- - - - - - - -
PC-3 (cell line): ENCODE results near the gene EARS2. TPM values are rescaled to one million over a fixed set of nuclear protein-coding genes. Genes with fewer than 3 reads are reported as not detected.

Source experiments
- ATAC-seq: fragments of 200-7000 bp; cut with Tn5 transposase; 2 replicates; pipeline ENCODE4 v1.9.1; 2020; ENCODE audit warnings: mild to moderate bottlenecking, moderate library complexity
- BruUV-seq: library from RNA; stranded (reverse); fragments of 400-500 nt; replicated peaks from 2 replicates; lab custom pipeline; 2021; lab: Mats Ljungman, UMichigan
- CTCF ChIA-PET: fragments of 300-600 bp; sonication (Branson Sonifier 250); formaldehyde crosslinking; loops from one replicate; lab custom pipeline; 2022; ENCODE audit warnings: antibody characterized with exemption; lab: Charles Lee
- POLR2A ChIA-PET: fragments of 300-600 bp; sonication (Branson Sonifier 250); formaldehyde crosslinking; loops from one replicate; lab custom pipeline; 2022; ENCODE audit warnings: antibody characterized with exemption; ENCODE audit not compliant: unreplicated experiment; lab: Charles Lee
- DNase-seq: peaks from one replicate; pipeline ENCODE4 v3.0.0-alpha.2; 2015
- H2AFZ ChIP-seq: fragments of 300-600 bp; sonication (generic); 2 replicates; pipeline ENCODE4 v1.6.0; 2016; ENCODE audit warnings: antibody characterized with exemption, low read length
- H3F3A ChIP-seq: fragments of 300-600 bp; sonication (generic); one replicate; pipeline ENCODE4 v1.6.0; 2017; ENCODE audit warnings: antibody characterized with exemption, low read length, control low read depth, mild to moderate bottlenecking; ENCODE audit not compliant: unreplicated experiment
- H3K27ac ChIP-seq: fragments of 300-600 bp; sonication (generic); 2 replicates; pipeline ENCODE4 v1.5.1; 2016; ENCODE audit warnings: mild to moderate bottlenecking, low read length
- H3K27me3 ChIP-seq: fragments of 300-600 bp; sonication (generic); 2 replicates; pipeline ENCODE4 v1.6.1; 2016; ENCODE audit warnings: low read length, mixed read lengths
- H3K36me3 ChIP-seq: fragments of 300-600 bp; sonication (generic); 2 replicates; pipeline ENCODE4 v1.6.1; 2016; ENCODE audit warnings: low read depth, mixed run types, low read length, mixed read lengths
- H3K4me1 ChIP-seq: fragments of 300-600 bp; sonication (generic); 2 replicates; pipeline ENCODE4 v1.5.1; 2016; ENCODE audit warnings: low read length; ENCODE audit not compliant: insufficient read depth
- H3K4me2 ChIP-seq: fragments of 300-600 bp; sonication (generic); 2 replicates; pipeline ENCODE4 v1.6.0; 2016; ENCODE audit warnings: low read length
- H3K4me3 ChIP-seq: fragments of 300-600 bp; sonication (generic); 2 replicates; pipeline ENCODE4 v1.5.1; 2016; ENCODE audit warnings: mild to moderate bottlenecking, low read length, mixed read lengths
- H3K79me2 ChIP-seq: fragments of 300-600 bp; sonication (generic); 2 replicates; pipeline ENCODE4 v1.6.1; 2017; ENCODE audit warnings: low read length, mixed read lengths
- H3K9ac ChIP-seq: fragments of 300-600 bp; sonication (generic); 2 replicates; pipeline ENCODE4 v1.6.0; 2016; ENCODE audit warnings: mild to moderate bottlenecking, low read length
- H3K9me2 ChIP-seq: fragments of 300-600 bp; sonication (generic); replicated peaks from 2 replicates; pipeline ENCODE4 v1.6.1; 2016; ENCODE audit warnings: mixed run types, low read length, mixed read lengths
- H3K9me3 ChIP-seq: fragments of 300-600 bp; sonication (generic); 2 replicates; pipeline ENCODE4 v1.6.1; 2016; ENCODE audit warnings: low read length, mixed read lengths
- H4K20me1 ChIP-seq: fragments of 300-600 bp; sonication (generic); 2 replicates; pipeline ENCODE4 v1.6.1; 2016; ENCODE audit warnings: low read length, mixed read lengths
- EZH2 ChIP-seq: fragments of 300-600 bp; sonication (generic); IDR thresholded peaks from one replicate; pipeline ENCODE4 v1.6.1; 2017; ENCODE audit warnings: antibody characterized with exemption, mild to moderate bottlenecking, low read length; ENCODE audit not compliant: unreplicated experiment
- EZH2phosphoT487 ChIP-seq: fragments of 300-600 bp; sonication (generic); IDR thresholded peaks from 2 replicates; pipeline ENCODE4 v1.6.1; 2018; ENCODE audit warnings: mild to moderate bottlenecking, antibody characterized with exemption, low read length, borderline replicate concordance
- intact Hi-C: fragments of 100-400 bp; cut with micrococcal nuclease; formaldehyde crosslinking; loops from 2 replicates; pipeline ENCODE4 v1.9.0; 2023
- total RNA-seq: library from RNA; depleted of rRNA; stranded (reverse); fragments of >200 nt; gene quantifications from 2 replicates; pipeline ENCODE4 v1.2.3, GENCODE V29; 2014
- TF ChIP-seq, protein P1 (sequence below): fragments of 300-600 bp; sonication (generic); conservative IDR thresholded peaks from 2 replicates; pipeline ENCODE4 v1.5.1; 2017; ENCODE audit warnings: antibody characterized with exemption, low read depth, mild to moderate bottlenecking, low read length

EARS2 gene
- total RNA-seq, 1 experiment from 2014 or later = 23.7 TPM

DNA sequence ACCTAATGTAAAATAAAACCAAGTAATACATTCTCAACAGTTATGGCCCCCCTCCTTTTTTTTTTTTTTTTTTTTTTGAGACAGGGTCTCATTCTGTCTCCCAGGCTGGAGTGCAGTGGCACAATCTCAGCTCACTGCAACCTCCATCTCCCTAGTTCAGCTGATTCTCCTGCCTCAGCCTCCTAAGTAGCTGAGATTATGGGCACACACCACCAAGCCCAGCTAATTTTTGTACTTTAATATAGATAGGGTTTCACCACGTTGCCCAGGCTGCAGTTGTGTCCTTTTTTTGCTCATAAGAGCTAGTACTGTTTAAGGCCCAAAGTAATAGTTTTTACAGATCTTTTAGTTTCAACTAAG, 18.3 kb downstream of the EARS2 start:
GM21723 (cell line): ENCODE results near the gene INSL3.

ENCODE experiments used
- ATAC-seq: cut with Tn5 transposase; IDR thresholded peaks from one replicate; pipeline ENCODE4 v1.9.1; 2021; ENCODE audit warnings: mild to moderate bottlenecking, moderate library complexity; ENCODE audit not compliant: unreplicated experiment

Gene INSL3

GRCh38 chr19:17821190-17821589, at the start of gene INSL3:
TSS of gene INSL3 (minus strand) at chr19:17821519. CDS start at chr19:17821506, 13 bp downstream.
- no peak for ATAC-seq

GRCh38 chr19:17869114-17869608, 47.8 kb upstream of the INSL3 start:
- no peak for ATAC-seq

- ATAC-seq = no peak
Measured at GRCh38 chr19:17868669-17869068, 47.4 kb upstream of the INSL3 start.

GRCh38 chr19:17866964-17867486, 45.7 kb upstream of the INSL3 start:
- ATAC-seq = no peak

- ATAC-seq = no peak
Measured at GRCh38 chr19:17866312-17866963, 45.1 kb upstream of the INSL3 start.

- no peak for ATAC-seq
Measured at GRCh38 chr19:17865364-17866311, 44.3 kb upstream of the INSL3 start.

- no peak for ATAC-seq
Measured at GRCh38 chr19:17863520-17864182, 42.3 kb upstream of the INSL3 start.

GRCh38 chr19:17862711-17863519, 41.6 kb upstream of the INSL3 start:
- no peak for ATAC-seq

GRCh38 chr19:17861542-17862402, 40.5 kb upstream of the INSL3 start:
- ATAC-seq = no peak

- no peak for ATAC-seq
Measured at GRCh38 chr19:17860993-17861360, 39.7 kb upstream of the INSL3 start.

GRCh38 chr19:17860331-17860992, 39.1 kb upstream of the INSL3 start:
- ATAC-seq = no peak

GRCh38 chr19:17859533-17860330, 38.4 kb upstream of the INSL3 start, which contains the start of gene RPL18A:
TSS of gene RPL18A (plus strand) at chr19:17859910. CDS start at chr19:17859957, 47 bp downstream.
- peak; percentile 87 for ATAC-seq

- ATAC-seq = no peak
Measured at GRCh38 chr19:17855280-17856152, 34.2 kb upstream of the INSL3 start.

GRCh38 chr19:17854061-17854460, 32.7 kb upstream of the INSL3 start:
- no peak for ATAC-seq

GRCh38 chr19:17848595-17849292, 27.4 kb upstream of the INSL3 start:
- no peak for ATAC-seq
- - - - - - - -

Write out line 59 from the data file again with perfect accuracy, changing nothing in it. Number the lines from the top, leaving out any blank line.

- ATAC-seq = no peak